Afterward, we headed over for lunch at the historic and popular Mitla Restaurant. If it weren’t for the founders of this place, you would not have a neighborhood Taco Bell. Good or bad, that’s just how it is. More on that later.
I’m not sure when I became such a foodie, but I do have a post planned about the food on our trip….
Debbie got to see her childhood home, plus her grandparents home as well. You don’t realize just how good we have it in Las Vegas for housing until you see a 900 square foot house in a middle-class neighborhood costing almost $500K. Vegas is so much more affordable and we don’t have a governor with the nickname “Moonbeam”. In Vegas, you get 3 times the house for the price.
The Real End of the Road
The mystery of almost all mysteries of the west was solved and it will have its very own post soon. It is a story for the traveling ages, finding the true, original western end of Route 66. I kid you not. It was not easy from beginning to end, to find the actual marker telling us the truth about the famous road. It was hiding in plain sight and nobody knew it. It’s just a little higher than you would expect. But we can now say that we have documented proof of finding it!
It would not have happened had it not been for a friend on Facebook (Thank You Purple Patty!) who pointed us to a video explaining the more aesthetically pleasing end of the road at Santa Monica Pier versus the actual original end of Route 66 in downtown Los Angeles. No shots were needed, we used sanitary wipes…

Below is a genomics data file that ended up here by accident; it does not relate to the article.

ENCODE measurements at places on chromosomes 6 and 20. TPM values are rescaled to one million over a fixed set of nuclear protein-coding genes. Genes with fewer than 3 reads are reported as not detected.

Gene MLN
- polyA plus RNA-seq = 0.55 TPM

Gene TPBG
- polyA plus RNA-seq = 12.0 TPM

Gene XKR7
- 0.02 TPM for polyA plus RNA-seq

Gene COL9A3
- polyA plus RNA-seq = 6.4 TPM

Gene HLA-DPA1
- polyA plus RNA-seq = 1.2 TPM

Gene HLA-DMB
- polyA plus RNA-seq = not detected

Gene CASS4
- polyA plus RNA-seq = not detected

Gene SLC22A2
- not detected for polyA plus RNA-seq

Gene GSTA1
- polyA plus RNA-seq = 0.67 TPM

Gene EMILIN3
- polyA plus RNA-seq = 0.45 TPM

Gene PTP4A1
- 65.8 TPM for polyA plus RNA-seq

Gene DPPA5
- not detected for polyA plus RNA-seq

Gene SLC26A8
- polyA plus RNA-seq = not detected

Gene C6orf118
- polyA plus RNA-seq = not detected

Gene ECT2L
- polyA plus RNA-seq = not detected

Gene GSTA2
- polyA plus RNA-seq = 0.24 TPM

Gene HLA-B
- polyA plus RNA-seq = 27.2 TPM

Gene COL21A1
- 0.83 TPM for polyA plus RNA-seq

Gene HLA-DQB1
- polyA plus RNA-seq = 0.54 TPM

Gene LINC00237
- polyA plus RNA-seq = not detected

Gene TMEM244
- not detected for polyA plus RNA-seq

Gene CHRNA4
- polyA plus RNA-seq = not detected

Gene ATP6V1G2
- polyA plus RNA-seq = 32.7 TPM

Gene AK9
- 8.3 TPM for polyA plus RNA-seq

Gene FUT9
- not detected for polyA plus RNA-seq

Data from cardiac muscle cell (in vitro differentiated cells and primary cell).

We did spend some time at Santa Monica Pier and I realized that again, Las Vegas knows how to move people better than any other city in America. What a ClusterF*ck parking at the Pier is… The water is wet, the people watching was sub par compared to Las Vegas, but the cool ocean breeze made it all worth the effort and aggravation.
After all of this and a couple of really good night sleeps at Hilton Los Angeles Airport – one 12 hours the second 10 hours! This makes us wonder what do they put in those pillows? Or maybe it was just the fact that after a long road trip and another exciting night out, we got to sleep in a real bed without the “kids” keeping us awake or waking us up in the morning. We ended the trip with a few hours on Sunday spent at the Aquarium of the Pacific in Long Beach and a stop to see the Queen Mary. The last time I was down in this area, Howard Hughes famous plane the Spruce Goose was displayed in a big bubble next to the ship.
Ok, a few days away from the deserts of Las Vegas renewed my love for this town. The traffic in LA is unbelievable, the prices the people pay to live there is unimaginable and the idiots who do are worse than the idiots living here. Even if 45% of all new residents are from Califonia, something happens to them when they cross the border into Nevada. The people watching was on par to Las Vegas. Only in Las Vegas, the crazies are all located on a 4-mile roadway we call the Las Vegas Strip or caged in the Fremont Street Experience.
I am still not a fan of parking fees in the Las Vegas Resorts, but compared to what we just paid to park in LA, Vegas is a steal. Still not a reason to charge them for locals. Coming home, we averaged 80-85mph while watching the bumper to bumper traffic coming out of Las Vegas.